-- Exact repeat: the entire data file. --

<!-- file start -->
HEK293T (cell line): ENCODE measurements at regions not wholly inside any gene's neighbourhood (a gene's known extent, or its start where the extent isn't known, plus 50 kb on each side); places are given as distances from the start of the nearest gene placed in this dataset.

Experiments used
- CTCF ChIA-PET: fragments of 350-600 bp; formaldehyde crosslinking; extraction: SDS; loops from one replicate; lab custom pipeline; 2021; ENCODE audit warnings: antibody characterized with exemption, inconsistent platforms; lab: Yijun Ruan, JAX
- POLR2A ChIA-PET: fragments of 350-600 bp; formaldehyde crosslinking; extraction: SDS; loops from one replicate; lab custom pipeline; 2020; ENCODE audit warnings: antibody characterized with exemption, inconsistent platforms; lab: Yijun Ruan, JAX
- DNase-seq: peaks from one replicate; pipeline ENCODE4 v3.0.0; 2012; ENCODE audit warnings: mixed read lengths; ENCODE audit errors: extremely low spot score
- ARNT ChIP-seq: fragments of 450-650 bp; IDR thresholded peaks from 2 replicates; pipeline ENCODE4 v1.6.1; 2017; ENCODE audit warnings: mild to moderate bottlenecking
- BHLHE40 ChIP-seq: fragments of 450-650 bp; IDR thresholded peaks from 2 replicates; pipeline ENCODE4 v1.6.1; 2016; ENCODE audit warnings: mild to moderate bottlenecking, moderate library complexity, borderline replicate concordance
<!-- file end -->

HEK293T (cell line): ENCODE measurements at regions not wholly inside any gene's neighbourhood (a gene's known extent, or its start where the extent isn't known, plus 50 kb on each side); places are given as distances from the start of the nearest gene placed in this dataset.

Experiments used
- CTCF ChIA-PET: fragments of 350-600 bp; formaldehyde crosslinking; extraction: SDS; loops from one replicate; lab custom pipeline; 2021; ENCODE audit warnings: antibody characterized with exemption, inconsistent platforms; lab: Yijun Ruan, JAX
- POLR2A ChIA-PET: fragments of 350-600 bp; formaldehyde crosslinking; extraction: SDS; loops from one replicate; lab custom pipeline; 2020; ENCODE audit warnings: antibody characterized with exemption, inconsistent platforms; lab: Yijun Ruan, JAX
- DNase-seq: peaks from one replicate; pipeline ENCODE4 v3.0.0; 2012; ENCODE audit warnings: mixed read lengths; ENCODE audit errors: extremely low spot score
- ARNT ChIP-seq: fragments of 450-650 bp; IDR thresholded peaks from 2 replicates; pipeline ENCODE4 v1.6.1; 2017; ENCODE audit warnings: mild to moderate bottlenecking
- BHLHE40 ChIP-seq: fragments of 450-650 bp; IDR thresholded peaks from 2 replicates; pipeline ENCODE4 v1.6.1; 2016; ENCODE audit warnings: mild to moderate bottlenecking, moderate library complexity, borderline replicate concordance